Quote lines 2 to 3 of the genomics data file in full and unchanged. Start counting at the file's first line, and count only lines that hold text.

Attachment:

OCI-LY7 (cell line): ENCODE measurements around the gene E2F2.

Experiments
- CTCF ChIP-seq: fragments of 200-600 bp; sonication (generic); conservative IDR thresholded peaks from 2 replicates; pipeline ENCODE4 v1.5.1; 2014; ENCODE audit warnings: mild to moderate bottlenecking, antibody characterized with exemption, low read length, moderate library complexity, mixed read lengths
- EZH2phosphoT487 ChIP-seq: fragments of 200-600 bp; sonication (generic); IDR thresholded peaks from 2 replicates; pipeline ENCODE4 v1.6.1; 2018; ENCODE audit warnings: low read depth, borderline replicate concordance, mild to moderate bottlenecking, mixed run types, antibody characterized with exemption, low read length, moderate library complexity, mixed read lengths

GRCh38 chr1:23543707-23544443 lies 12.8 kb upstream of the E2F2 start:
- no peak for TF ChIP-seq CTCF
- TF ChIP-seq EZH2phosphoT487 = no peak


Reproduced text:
Experiments
- CTCF ChIP-seq: fragments of 200-600 bp; sonication (generic); conservative IDR thresholded peaks from 2 replicates; pipeline ENCODE4 v1.5.1; 2014; ENCODE audit warnings: mild to moderate bottlenecking, antibody characterized with exemption, low read length, moderate library complexity, mixed read lengths